Contractors, bridge operators, and utility companies should be aware that courts have expanded protections under the laws in ways that could affect them. The laws as written suggest that the willful death of a bird or destruction of a nest could result in investigation, prosecution, and penalties. The courts have expanded this to include, in certain cases, preventable accidental deaths to birds from things like power line shocks or wind farm accidents. That means if some aspect of a bridge causes protected birds to die or nests to be destroyed, municipalities, bridge designers, or contractors could be held responsible.
What can contractors and officials do?
1. Know the law. Before coming into contact with any bird or removing a nest, find out whether doing so is legal based on national, local, and tribal wildlife laws. Always assume that any contact with a bird’s active nest could lead to serious legal issues. There are only two types of nests that are safe to move or destroy. The first are those that have been abandoned or have no eggs in them. The second are nests of invasive species, because they’re not protected. Consult with an experienced legal counsel or wildlife expert to avoid problems.
2. Train employees. Ensure that everyone you work with understands bird protection ordinances. Make it clear that extreme caution is critical. They should always check with a supervisor before coming into contact with birds or questionable nests.
3. Never take chances. With project deadlines it may be tempting to move an active nest, but it’s simply not worth the risk. These laws are in place for good reason – to protect innocent wildlife and their future generations. Some may assume their actions will go unnoticed, but this is often not the case. Wildlife officials are often aware of protected nests and overseeing things closely.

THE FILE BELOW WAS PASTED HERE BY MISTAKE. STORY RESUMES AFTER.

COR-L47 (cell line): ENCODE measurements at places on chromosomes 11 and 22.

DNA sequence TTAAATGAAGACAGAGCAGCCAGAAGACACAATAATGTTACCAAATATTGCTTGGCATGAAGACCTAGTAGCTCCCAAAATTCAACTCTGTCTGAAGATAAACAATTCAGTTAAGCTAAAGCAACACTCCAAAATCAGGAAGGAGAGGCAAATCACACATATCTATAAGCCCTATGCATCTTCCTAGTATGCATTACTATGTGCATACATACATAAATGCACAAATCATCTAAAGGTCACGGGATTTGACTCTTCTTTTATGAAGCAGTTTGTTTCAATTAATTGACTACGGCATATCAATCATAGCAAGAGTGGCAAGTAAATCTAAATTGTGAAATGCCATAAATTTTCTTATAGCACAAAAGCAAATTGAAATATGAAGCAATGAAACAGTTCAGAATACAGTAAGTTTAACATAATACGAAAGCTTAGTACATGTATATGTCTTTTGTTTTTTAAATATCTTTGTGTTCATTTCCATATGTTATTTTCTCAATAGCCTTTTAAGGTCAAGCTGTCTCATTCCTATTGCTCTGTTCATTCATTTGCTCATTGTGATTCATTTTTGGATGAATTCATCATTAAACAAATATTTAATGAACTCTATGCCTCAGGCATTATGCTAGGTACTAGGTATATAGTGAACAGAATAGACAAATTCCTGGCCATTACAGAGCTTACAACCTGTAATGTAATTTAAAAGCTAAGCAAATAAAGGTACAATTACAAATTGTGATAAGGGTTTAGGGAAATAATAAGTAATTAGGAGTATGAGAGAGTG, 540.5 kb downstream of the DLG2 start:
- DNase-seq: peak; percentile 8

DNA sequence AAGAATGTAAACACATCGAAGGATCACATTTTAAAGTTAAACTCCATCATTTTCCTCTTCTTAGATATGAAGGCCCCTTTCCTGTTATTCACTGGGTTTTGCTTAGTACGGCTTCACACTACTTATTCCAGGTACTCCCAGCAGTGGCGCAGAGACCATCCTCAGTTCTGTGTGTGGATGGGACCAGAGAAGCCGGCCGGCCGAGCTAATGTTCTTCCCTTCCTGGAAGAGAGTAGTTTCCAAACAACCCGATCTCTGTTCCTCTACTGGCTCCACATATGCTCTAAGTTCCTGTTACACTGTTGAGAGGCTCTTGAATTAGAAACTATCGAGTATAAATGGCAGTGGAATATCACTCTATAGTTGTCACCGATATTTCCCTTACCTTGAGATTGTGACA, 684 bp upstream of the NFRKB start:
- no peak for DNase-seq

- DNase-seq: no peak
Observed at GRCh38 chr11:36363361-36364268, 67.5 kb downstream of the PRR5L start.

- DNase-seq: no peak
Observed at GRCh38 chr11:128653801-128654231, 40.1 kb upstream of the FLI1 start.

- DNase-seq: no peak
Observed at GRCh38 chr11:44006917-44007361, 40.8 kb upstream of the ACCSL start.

4. Take care when scheduling projects. One of the best ways to avoid issues is to plan projects when birds aren’t laying eggs or raising their young. This can be a challenge in certain climates with short construction seasons, but it’s an option worth considering.
When you can move a nest and how
The only approved reasons for removing a protected nest include:
- It is abandoned and it’s after breeding season.
- It’s not currently being used, has become dilapidated, and is unsafe for future use.
- It’s in a dangerous location and brooding birds could be hurt (please check with wildlife officials before moving any nest). Unsafe locations typically include:
- Near a roadway or walkway.
- Inside a gutter or drainage pipe.
- In a vent.
- On equipment, such as a transmitter or generator.
- On a construction vehicle.
If birds have built a nest in a dangerous location, contact your local wildlife officials before removing it, and try to discourage them from rebuilding in the same spot. If a precarious nest already has chicks or eggs in it, contact a bird rescue organization. Many are able to take in baby birds until they’re old enough to make it on their own. It might also be possible for them to move the nest to a safer location nearby. Most bird parents should be able to find the moved nest and raise their young.
Some nests should never be removed. These include nests from:
- Endangered birds.
- Raptors or other large birds that will reuse the same nest for many years.
- Birds that may re-use the nest for additional broods later in the season.
Always take care when you remove a nest:
- Double-check for any remaining eggs or chicks.
- Always make sure all birds have left the nest.
- Wear protective gloves to avoid contamination from mites, bacteria, or other parasites.
- Move the nest to a compost pile or dispose of it in a plastic bag to avoid attracting predators to an active nesting area.
- Clean the area where the nest was located using a solution of one-part chlorine bleach to nine parts’ water. (This is not necessary if the nest was in a tree or bush.)
If you don’t want birds rebuilding in an area after you have removed a nest, change the shape of its surface to make it less welcoming. If you have an issue related to utility infrastructure under bridges, building protective structures could help prevent reoccurrence of the problem.
Taking steps to avoid having protected birds nest on or near bridges is a good way to save our wildlife, as well as avoid significant project delays and complex legal issues.